The Corpus Christi Caller-Times from Corpus Christi, Texas on August 18, 1971 · Page 12
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The Corpus Christi Caller-Times from Corpus Christi, Texas · Page 12

Corpus Christi, Texas
Issue Date:
Wednesday, August 18, 1971
Page 12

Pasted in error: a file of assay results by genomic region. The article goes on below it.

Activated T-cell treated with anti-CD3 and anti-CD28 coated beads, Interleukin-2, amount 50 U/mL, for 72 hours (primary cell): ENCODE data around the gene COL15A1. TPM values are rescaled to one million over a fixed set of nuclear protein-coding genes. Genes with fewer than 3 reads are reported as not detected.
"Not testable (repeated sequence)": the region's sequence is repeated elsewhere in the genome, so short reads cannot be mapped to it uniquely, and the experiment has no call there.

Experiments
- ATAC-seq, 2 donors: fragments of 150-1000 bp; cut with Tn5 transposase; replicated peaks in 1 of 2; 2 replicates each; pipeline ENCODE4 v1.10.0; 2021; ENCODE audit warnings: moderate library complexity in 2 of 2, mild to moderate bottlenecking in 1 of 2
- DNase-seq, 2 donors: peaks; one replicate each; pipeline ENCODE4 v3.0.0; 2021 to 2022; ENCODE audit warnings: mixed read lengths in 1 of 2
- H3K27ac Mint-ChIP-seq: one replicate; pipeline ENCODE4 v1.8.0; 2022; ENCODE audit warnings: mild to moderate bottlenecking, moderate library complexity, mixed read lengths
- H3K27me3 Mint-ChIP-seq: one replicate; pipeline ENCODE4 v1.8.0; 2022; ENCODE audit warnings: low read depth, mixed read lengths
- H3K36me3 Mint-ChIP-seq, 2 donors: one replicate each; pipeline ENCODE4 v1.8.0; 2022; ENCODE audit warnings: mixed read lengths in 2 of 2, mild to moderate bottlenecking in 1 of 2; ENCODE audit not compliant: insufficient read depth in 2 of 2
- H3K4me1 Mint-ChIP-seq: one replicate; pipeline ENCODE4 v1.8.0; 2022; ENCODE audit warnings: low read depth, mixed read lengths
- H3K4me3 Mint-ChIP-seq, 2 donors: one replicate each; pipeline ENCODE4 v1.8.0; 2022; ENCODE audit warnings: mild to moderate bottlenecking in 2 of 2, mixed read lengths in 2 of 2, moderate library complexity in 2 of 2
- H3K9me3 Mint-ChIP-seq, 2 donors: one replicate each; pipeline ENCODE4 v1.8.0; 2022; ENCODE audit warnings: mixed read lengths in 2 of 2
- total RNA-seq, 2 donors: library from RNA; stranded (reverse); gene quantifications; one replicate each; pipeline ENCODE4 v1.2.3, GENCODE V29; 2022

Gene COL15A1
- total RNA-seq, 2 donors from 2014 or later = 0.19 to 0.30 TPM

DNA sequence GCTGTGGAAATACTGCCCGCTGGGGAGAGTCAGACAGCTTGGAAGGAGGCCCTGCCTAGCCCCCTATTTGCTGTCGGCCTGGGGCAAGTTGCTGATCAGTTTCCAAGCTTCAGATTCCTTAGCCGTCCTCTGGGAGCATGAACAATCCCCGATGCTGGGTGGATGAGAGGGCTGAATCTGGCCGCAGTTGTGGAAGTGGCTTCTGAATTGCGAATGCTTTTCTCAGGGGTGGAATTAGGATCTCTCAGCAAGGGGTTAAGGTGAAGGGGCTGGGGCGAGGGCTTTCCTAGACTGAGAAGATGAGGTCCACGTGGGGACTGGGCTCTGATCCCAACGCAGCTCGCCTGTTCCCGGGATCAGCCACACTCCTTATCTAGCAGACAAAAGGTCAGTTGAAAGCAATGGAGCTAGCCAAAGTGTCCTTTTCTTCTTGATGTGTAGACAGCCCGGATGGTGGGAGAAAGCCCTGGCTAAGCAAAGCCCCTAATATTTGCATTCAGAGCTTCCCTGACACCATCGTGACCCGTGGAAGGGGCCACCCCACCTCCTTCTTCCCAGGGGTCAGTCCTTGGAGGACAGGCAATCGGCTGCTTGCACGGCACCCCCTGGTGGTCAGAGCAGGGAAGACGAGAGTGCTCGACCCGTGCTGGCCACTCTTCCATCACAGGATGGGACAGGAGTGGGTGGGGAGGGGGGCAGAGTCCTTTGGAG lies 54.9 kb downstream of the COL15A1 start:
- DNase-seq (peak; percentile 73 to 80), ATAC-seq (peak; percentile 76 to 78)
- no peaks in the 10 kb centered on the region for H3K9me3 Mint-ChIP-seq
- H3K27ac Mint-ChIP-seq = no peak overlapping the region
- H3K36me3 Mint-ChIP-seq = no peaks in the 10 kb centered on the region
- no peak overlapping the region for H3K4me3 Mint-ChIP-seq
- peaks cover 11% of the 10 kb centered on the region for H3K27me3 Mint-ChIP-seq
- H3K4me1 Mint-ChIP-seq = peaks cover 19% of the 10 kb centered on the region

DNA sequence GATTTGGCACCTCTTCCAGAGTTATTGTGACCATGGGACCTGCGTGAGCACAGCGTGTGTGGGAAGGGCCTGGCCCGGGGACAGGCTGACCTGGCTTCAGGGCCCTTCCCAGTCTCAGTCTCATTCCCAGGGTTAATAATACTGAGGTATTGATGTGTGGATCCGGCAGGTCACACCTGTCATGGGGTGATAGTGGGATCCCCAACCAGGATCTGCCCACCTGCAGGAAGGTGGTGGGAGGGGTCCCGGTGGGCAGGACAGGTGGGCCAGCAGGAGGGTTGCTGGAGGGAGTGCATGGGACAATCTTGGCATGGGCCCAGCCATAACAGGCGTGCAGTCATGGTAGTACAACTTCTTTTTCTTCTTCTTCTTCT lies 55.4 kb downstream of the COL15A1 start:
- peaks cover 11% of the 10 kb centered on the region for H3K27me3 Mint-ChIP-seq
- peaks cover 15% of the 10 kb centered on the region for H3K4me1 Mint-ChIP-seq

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Activist Due At Inquiry ··^DETROIT (0 -~The federal , government prepared today to -challenge: an antiwar activist · to 'testify .before a special fed- :,«ral- : grand ..jury or face con- · lempt citation; ; . The government won a rul- :lng yesterday from U.Sr District Court Judge Cornelia K e n n e ' d y to order Terry Taube, 19, to invoke all Consti- . tutional reasons for refusing to. testify before the grand · jury. : ··"'These would include- the Fifth Amendment, which says a; person floes hot have to testify if his testimony would be self-incriminating. Once this right is claimed, · the government qduld move to grant him immunity from prosecution and then if the witness further refused to testify, the government could cite him for contempt, according to U.S. Atty. Ralph B. Guy Jr. Judge Kennedy said yesterday she would hold a hearing at 9 a.m. today to order Taube to invoke all his Constitutional rights at one time. Taube is one of six young antiwar activists who have re: fused to testify before the grand jury, one of several grand juries investigating May Day activities in Washington, D.C; ? the March 1 bombing of the nation's Capitol,, and' apparently-.other related matters. The activists have based their past refusals oil the Fourth Amendment,. which prohibits illegal search- and · seizure by , the government, charging that the government used illegal wiretaps to collect evidence, . Under- the Fourth Amendment, the activists claimed , the grand jury was unlawfully convened and that subpoenas were unlawfully issued be-" cause of electronic surveillance. ·Hugh Davis, the activists' attorney, argued before Judge Kennedy for a ruling to allow the witnesses to remain silent by invoking only the Fourth Amendment. . The government argued that it is "perfectly obvious" that such a ruling would lead to "piecemeal assertion of constitutional rights" and a series of "successive appeals," ending in the "total defeat of the purpose of the grand jury." CORPUS CHRIST] TIMES, Wed., Aug. 18, 1971 13A Far East Changes Seen AMARILLO «V -- China probably won't make 3ny overt moves in Vietnam and will try instead for a "better atmosphere relieved p! fear," an Associated Press news analyst told the .Texas Daily Newspaper-Association .yester- d a y . ' . · ' · ' · · - . William L. Ryan, an AP specialist in foreign affairs reporting, said President Nixon's visit to Red China will have an "enormous effect" on the situation in Southeast Asia and probably create .a new balance of power in the world. William A. Brown, deputy director of the U.S. Office of Asian Communist Affairs in the State Department, spoke to the group off the record. . Later he told -the Amarillo Globe-News that Americans should recognize the fact that Communist. C-h i n a controls one-fourth of the world's popu- lat ; on. "One of the .major challenges we face in this era is to engage them in a constructive dialogue and have them participate in the mainstream of international affairs," he said. Brown said the U n i t e d States hasn't made any concessions by President Nixon's planned trip. The United States will continue to support the Chinese Nationalist government o n Taiwan, Brown sa'd, and will . oppose any effort la unseat the Nationalist Chinese at the United Nations. · Ryan told the Texas publishers that the Nixon visit is bound to change the situation in Southeast Asia. : Ryan sa ; d he saw tiie world situation evolving into a bal-. ance of power between the three super powers -- United States, Soviet Union and China -- \yith Japan looming as a possible fourth. "This will be indeed a dramatic change in world affairs," Ryan said. He noted that Russia already was un- esy 'over the coming U.S.- China talks, and forecast that the discussion in Peking would have a direct bearing on all world problems including the Middle East. "With this triangular balance of .poweiV Ryan said, "each member having its own sphere, there will be uncertainty about each other. That will create a precarious balance that could produce stability in the world." The days are gone, the analyst said, when the United States saw itself as confronting a monolith'c Communist world intent on global domination. Getting Some Green Susie Drucker of Wilmette, III,, (left) and Diane Erpelding of Denver, Colo., exchanged foreign currency for U.S. dollars yesterday at Kennedy Internationa! Airport- in New York City. Trie two had just returned frbrh Western 'Europe where tourists have been experiencing some uncertainty about the value of the dollar in the wake of President Nixon's recent economic pronouncements. . 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